Sweet Blindness

Her father called her Prudence but friends knew her as Pru. She was the daughter of a Pentecostal Baptist minister and was know for the very conservative clothing she wore in school. But looks are deceiving and Pru was not to be judged by her cover nor by her “official” behavior. I had a few classes with Pru and I must confess, she seldom looked my way. Tall, thin, with high cheekbones that gave her face a definite heart shape, and a mane of black hair held back with a broad white ribbon, that is the image she portrayed. Most of us would guess she was meant to be a minister’s wife by age twenty one. the man would be of her father’s choosing, of course.  The Reverend Mr Black was well deserving of his name, for the man was tall and wiry with the same full head of black hair and very piercing gray eyes.  I never saw him in any suit but black, as if life was a continuous funeral.  Pru had her mother’s eyes, a kind of light blue like the early morning sky, still pale and just waking up.  Mrs Black, I never knew her given name as Pru always called her Momma and her father always referred to her as Mother, was of middling height and a little more full in both body and face yet she had not succumb to that middle age expanse of skin and weight most mothers of teenage girls acquire as their submission to retirement from child rearing.

 

Fate, or chance, depending on whether one is religious, took part in my affairs during my senior year.  Pru was failing geometry and she needed a math class for graduation.  I was a wiz at it and was not adverse to being her tutor.  So the math teacher introduced us and made out a schedule for our tutor sessions in the last hour of classes for the day.  You might remember, the one devoted to clubs or study hall.  It took me a couple of weeks but I helped her understand not only geometry but how to learn it, how to think through the problems.  Now at first Pru was quiet and reserved, but I, being as I like to think, a natural clown, had caused her to let down some of those defenses and she became quite charming in manner.  She too, had a sense of outrageous humor that had been suppressed by her father’s religious view of the world.  I can still remember to this day the grin on her face as she cracked her first pun, oh what a shameful expression.  Oh, there was no thought of romance, not that I wasn’t willing, but because she never regarded me as anything other than a casual friend.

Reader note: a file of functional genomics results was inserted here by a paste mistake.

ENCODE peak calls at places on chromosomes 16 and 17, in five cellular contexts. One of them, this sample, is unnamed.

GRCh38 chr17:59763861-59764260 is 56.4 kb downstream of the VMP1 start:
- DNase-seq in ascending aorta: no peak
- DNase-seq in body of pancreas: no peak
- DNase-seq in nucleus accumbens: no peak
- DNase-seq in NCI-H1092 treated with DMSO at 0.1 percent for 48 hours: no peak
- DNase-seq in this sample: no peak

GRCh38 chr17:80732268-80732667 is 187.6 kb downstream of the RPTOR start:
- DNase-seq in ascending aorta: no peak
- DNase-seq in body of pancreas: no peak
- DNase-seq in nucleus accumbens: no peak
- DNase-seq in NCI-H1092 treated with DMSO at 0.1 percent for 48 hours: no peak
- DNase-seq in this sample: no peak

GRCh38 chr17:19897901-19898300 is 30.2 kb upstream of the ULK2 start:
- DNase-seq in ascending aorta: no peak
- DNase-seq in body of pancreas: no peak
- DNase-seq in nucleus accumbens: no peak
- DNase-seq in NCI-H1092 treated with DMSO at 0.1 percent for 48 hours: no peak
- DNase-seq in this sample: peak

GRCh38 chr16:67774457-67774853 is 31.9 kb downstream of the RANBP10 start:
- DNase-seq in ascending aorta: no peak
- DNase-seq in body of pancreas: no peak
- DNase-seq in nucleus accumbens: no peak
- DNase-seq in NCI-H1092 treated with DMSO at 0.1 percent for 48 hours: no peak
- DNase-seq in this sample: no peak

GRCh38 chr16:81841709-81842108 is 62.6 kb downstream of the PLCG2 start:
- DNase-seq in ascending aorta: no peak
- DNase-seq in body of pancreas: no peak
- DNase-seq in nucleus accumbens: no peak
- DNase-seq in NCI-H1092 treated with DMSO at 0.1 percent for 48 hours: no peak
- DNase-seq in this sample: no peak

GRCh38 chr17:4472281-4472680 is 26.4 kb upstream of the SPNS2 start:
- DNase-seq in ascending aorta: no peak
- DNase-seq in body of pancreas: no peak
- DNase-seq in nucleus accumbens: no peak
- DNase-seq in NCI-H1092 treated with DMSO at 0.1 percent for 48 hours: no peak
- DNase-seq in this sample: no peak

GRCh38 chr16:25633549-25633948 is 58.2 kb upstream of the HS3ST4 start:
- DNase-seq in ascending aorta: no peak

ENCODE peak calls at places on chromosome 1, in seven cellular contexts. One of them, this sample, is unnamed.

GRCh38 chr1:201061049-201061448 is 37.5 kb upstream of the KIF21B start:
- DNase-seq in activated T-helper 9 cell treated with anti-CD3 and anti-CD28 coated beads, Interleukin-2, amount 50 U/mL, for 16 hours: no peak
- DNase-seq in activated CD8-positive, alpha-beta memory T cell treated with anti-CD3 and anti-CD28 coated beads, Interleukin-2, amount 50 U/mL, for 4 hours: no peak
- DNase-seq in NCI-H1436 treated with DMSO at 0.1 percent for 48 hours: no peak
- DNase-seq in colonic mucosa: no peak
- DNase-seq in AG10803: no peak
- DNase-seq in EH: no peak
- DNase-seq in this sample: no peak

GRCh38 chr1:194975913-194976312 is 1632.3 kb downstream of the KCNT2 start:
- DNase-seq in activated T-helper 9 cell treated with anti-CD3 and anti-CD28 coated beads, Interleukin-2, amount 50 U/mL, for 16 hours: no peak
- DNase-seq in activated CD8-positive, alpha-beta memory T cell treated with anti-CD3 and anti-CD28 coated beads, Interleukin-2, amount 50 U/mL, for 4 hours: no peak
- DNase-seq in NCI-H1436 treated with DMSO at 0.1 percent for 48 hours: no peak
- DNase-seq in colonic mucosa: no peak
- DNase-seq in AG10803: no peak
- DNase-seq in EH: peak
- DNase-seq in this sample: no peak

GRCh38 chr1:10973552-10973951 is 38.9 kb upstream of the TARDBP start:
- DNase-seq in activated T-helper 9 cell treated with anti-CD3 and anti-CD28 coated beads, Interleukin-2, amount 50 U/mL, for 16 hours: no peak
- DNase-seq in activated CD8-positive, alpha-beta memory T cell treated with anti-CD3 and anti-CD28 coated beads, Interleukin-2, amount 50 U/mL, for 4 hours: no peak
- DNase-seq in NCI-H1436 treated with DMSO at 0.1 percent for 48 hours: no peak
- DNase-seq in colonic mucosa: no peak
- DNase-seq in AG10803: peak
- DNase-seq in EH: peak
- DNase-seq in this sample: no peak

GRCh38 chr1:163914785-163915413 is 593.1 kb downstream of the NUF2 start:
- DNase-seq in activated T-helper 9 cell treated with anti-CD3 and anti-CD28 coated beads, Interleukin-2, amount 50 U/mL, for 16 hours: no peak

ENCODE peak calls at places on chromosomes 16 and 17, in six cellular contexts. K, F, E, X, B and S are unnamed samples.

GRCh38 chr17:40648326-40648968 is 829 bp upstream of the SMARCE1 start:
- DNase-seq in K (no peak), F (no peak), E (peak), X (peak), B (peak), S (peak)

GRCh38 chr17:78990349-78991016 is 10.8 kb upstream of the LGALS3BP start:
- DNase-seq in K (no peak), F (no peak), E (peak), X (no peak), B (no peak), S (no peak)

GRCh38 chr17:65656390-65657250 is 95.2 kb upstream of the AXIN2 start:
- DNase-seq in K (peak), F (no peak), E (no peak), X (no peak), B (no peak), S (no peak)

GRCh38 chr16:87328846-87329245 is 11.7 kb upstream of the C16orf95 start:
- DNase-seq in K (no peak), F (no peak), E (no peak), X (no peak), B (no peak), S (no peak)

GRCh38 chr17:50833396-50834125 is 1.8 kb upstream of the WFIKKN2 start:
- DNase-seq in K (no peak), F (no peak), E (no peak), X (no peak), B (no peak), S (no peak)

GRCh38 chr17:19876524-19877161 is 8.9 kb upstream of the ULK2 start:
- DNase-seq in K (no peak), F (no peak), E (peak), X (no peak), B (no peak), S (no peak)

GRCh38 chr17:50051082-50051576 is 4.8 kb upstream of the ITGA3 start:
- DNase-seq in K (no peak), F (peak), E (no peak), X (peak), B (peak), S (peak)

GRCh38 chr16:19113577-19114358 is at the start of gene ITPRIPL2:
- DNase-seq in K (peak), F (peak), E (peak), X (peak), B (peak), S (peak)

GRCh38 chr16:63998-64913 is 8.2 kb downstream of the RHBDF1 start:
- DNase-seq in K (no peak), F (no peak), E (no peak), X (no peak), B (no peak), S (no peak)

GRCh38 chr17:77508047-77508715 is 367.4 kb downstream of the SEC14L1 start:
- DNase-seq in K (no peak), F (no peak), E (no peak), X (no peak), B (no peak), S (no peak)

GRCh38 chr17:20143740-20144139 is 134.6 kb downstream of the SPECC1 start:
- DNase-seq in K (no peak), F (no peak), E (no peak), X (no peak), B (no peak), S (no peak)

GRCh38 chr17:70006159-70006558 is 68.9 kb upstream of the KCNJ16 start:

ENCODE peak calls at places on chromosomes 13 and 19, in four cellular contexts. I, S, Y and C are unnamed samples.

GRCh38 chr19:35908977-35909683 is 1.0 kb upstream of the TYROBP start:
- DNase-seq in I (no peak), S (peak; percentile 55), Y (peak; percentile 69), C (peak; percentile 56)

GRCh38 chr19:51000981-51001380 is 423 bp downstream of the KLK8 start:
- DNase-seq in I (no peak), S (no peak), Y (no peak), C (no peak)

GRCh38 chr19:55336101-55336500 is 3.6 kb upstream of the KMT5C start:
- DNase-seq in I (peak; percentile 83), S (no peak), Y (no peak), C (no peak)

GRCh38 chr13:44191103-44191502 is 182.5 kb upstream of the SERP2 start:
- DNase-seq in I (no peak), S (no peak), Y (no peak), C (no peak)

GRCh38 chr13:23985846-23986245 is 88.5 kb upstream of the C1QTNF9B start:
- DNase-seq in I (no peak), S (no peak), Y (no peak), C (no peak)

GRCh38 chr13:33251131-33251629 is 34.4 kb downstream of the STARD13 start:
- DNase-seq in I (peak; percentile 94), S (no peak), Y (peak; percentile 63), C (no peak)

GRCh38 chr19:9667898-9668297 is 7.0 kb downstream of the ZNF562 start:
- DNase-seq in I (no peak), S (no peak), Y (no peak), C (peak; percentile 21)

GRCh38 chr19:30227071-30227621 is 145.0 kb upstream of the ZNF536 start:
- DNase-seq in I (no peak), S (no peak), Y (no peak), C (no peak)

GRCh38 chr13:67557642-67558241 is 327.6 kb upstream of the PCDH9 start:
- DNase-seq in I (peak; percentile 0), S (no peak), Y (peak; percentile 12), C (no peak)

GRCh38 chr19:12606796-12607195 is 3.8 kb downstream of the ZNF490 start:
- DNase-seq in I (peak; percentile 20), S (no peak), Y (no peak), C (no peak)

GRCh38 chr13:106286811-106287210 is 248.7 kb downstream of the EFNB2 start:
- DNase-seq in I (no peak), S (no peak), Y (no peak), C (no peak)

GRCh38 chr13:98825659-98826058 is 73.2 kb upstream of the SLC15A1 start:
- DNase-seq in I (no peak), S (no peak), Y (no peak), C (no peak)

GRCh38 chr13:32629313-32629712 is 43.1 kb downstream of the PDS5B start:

I was invited one night, a Tuesday because that was the one night that Pru’s father wasn’t at the church with some committee or bible study group or other such work.  The Rev Black wanted to meet the boy who had guided his daughter through the educational sea to safe harbor, as he put it.  I did not make a good impression, to say the least.  Oh, I looked clean cut, my parents wouldn’t let me do the long hair (at least I didn’t have to get those horrid crew cuts), and my dress was not the most preppy by any means.  No, there were three things that happened that night.  First, I knew little about the bible.  My parents were Methodists and the new Methodist church didn’t go in for bible study as a rule.  Rev Black saw that as a sin against god and told me as much.  The second event is that I cracked a few jokes and Rev Black though such levity was frivolous to good living and belief in god.  And the third event was that Pru forgot herself and actually made a pun, most unintentional, but its presence did not please her father.  After diner there was the formal dismissal of thank you for your help and nice to meet you, but no please come and see us again sometime.  I got the hint, not that I am all that socially adept.